Part II entitled “Linguistic worldview” also contains two chapters. One of them is written by Marcin Kudła who presents an overview of the concepts of prototype and stereotype in terms the theory of Cognitive Linguistics (see, for example, Geeraerts 1989, 2010, Kleiber 1990, Taylor 1992 and Ungerer and Schmid 1996). The chapter is an attempt to approach and review the relevant literature on the subject and to offer a balanced interpretation of the two targeted notions. The research conducted shows that drawing on Lakoff’s (1987:79) view of stereotypes which seem to represent the member for category metonymy, the author proposes an interpretation according to which a stereotype is a prototype seen as a representation of the whole category. In other words, the real difference between the two concepts is that in stereotypes one subcategory is metonymically extended over the whole category, virtually eliminating intra-category diversity. Conversely, as argued by the author, the prototype of a category is more salient than its periphery, yet the existence of the latter is nevertheless acknowledged.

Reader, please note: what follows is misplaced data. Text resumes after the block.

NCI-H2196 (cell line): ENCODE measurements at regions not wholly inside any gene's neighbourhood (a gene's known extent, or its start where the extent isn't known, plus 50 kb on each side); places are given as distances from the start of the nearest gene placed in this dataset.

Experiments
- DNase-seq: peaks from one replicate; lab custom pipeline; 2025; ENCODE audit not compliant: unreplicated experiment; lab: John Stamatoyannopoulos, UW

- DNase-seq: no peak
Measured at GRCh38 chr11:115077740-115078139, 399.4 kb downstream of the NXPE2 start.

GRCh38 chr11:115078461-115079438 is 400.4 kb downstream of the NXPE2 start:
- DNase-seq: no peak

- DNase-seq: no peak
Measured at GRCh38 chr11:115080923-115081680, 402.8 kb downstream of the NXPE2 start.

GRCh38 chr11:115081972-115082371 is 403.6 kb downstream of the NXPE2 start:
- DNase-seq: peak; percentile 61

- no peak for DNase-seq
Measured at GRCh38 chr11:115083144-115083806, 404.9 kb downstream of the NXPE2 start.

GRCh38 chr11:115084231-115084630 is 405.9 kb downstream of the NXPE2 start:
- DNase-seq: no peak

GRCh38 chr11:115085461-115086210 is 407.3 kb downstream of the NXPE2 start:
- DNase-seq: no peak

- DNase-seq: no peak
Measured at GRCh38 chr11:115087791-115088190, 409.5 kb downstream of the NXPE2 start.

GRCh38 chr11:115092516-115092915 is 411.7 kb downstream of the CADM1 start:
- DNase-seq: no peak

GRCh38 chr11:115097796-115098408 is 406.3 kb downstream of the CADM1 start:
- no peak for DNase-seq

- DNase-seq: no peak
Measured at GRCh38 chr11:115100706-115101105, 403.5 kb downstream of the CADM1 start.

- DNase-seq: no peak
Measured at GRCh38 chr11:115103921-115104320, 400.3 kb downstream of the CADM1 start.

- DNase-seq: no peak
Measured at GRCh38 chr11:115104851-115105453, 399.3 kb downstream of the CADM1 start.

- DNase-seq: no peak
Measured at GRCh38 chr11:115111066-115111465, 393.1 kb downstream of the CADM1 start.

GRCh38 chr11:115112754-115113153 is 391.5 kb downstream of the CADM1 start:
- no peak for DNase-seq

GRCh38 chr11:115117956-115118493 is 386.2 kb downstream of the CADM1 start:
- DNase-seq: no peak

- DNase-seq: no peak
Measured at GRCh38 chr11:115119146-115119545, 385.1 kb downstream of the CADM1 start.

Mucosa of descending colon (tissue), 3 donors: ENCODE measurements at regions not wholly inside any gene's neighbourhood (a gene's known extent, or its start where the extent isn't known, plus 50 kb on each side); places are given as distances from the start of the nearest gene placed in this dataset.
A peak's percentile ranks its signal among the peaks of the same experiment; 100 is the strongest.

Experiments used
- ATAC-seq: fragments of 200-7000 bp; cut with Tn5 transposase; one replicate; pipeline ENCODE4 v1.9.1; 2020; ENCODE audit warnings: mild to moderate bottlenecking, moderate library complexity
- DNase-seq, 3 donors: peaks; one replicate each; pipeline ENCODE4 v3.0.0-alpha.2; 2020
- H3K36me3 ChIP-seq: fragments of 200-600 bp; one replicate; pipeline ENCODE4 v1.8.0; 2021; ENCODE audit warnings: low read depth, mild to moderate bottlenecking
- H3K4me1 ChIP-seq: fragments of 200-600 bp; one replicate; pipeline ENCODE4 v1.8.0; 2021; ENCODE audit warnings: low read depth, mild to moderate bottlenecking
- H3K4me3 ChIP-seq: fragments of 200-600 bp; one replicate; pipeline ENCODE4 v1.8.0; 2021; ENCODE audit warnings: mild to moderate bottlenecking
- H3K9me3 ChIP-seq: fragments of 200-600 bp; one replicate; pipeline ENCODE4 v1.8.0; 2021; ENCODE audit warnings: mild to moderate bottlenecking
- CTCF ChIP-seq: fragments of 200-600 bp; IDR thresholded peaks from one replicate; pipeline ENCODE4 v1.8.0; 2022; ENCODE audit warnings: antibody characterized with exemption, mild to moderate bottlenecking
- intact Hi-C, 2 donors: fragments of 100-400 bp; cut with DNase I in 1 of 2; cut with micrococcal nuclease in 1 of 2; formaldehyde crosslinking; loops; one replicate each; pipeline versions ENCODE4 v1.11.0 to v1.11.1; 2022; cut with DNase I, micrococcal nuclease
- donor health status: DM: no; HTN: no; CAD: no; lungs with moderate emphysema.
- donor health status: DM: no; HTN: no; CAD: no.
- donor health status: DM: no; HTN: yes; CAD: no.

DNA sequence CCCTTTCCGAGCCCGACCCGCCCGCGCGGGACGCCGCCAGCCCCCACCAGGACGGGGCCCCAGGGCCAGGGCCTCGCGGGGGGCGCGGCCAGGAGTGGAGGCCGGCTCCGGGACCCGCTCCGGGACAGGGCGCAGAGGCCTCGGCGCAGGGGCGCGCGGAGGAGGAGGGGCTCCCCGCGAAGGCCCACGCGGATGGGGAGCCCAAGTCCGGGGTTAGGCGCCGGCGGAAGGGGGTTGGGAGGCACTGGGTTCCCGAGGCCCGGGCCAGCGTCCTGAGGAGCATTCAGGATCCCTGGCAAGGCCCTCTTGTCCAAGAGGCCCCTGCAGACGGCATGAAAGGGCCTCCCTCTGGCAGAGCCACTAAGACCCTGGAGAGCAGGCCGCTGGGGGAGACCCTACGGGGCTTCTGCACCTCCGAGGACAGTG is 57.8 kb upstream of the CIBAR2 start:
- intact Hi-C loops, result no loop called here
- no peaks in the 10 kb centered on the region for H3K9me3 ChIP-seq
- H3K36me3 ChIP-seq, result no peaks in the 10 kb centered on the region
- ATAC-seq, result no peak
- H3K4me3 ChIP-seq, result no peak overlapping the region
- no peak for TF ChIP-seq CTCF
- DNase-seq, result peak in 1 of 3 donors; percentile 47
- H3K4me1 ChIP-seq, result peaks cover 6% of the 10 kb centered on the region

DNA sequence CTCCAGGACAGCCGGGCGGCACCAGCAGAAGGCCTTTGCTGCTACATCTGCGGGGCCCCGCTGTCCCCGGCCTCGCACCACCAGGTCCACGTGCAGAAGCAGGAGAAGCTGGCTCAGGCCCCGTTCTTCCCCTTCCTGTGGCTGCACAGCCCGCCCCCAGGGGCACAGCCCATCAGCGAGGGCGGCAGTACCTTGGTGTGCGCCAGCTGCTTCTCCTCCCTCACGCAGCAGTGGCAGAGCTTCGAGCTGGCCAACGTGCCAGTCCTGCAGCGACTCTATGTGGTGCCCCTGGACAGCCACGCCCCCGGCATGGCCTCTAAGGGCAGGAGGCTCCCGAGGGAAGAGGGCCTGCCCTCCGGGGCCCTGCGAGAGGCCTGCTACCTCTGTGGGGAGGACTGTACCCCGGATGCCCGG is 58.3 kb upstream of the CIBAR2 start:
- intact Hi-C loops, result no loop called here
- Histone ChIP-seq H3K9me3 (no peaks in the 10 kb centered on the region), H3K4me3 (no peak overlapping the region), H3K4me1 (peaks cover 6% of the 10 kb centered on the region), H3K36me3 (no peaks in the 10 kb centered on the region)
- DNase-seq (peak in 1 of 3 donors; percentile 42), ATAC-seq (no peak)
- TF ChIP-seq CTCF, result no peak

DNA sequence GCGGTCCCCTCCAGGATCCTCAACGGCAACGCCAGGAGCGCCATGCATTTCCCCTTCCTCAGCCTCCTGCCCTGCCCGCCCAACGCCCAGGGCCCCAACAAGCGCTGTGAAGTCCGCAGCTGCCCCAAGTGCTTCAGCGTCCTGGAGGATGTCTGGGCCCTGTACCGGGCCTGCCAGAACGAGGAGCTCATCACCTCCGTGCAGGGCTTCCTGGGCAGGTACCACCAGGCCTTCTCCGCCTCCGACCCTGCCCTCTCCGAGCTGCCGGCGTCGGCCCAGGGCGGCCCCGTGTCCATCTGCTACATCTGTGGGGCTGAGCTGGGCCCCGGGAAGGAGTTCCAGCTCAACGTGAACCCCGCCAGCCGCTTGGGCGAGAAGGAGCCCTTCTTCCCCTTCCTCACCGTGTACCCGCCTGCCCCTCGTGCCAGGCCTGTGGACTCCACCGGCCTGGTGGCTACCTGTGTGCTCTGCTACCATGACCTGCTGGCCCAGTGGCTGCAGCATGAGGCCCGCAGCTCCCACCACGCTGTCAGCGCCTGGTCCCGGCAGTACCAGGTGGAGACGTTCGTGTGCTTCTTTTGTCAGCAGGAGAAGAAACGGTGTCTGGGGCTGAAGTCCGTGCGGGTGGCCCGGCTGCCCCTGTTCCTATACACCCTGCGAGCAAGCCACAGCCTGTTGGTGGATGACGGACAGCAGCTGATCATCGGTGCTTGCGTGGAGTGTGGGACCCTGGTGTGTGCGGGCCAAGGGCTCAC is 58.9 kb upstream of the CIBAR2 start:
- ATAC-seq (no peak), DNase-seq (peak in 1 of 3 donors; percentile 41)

In turn, taking into account the methodology and assumptions of Critical Discourse Analysis (Fairclough 2001; Barry, Carroll and Hansen 2006), the chapter “The conceptualisation of a nation: Poland through the eyes of the British press in September 1939”, authored by Donald Trinder, is an attempt to disclose the mechanisms responsible for the process of conceptualisation of the Polish nation by the English reader of the Daily Express, Britain’s leading newspaper of the 1930’s. Based on dictionaries of contemporary English, the research conducted by the author focuses on the language of the articles covering Poland, which is subject to semantic analysis in order to identify any meta-textual messages implicit in the language choice. Among the main findings made, one can mention the fact that in September 1939 Poland was depicted by the British press as an impoverished nation with highly aggressive tendencies towards its neighbours. It is convincingly argued that over a very short space of time a clear and powerful narrative was constructed by the Daily Express, which can have had no other effect than to persuade the reader that Poland was not a country worth fighting for.